New COVID infections in Los Angeles County numbered 6,500 Wednesday, more than double the number from Tuesday.
The alarming rise was characterized by the county's top public health official as a "staggeringly fast'' spike that could potentially lead to daily numbers topping 20,000 by year's end -- the highest yet of the pandemic.
Public Health Director Barbara Ferrer said the striking number of 6,509 new COVID infections on Wednesday marked "one of the steepest rises we've ever seen over the course of the pandemic.'' On Thursday, Los Angeles County reported 8,633 new virus cases and 24 new deaths.
Ferrer also reported a sharp increase in the daily average rate of people testing positive for the virus, with the number reaching 4.5% as of Wednesday, more than double the 1.9% rate from a week ago.
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She also announced another 162 confirmed cases of the COVID-19 Omicron variant identified through special sequencing needed to identify different strains of the virus, bringing the total to 264. Ferrer said that increase shows the highly transmissible variant is quickly becoming the dominant strain of the virus fueling the current surge in cases. Since the county only performs sequencing on a fraction of positive COVID tests, the true number of Omicron infections in the county is easily far higher.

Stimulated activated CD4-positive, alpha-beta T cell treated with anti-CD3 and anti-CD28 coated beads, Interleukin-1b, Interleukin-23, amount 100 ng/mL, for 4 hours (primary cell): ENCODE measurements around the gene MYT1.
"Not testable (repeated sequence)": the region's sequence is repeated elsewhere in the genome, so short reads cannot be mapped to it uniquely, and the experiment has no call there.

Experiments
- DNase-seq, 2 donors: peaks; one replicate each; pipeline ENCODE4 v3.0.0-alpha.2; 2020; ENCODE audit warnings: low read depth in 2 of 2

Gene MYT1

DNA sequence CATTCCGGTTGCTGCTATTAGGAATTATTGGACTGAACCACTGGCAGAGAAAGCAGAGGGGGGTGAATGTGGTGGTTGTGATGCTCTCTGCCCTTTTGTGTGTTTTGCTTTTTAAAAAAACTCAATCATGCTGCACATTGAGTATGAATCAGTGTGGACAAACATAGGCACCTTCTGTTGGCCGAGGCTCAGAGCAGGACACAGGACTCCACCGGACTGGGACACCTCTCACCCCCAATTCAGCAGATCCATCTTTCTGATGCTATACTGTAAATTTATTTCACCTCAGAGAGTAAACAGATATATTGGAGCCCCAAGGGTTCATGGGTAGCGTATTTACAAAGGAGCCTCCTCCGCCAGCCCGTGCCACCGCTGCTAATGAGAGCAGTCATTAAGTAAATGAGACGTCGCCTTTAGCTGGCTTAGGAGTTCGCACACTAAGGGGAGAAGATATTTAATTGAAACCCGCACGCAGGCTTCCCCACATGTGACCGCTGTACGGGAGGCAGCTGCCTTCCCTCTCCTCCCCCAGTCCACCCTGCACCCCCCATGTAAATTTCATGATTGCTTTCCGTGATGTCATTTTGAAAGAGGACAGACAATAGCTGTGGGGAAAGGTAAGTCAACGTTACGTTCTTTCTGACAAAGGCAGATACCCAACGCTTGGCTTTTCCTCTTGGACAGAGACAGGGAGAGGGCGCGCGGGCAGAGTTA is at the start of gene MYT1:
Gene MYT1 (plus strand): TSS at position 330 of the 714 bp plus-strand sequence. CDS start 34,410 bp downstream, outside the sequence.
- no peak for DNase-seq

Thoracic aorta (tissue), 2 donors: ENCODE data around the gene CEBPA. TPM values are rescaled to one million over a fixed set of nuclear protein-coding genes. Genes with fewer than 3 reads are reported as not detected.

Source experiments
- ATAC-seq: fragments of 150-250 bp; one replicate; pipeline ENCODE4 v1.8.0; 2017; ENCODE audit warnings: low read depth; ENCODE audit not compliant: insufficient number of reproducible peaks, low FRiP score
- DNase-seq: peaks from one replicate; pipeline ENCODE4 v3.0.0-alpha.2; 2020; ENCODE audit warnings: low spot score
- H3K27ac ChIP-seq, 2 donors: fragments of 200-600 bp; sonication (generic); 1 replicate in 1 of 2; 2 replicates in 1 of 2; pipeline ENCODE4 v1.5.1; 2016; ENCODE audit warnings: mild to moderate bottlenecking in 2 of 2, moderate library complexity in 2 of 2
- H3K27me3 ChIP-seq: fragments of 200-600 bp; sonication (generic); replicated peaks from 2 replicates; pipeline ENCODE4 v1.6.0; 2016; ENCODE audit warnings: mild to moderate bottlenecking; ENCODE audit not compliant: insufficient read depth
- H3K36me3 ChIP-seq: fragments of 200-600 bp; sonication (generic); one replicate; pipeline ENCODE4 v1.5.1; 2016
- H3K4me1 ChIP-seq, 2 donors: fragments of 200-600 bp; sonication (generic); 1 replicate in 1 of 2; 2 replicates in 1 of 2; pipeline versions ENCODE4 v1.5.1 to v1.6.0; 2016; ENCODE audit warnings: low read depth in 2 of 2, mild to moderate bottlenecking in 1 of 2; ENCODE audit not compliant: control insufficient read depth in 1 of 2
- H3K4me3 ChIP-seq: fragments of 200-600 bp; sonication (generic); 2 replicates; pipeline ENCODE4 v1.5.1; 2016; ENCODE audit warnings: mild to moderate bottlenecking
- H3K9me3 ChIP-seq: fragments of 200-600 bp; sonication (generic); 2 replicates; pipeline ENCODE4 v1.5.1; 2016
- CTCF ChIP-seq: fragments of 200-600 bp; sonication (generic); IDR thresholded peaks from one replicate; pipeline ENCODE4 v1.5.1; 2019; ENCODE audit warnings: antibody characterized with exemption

"These numbers make it crystal clear that we're heading into a very challenging time over the holiday,'' Ferrer said during an online media briefing. "If our case numbers continue to increase at a rapid pace over this week and next, we could be looking at case numbers we have never seen before, well over 20,000 cases a day by the end of the year.''
If there was any good news in the report, it was that hospitalization and death numbers have not yet seen a corresponding upward spike, but Ferrer noted that those statistics are both "lagging indicators, because most people don't experience severe illness until a few days after testing positive.''
She said severe illness and hospitalizations will occur primarily among the unvaccinated, and could easily overwhelm hospital systems coping with more staffing issues than they were during last winter's COVID surge.
"As you can see, over the past couple of days, reported cases are going up steeply,'' she said. "Meanwhile, our hospitalizations are holding relatively stable. This staggeringly fast rise and the health care system's strain that has followed similarly steep increases elsewhere in the world is the cause of our alarm.''
The 6,509 new cases confirmed Wednesday brought the county's cumulative pandemic total to 1,576,702. The county also reported 16 more COVID deaths, for a total of 27,488.
According to state figures, there were 770 COVID-19-positive patients in county hospitals as of Wednesday, up from 748 on Tuesday. Of those patients, 166 were in intensive care, down from 174 a day earlier.
As of Sunday, 78% of eligible county residents aged 5 and up have received at least one dose of vaccine, and 70% were fully vaccinated. Of the county's overall 10.3 million residents, 74% have received at least one dose, and 66% are fully vaccinated.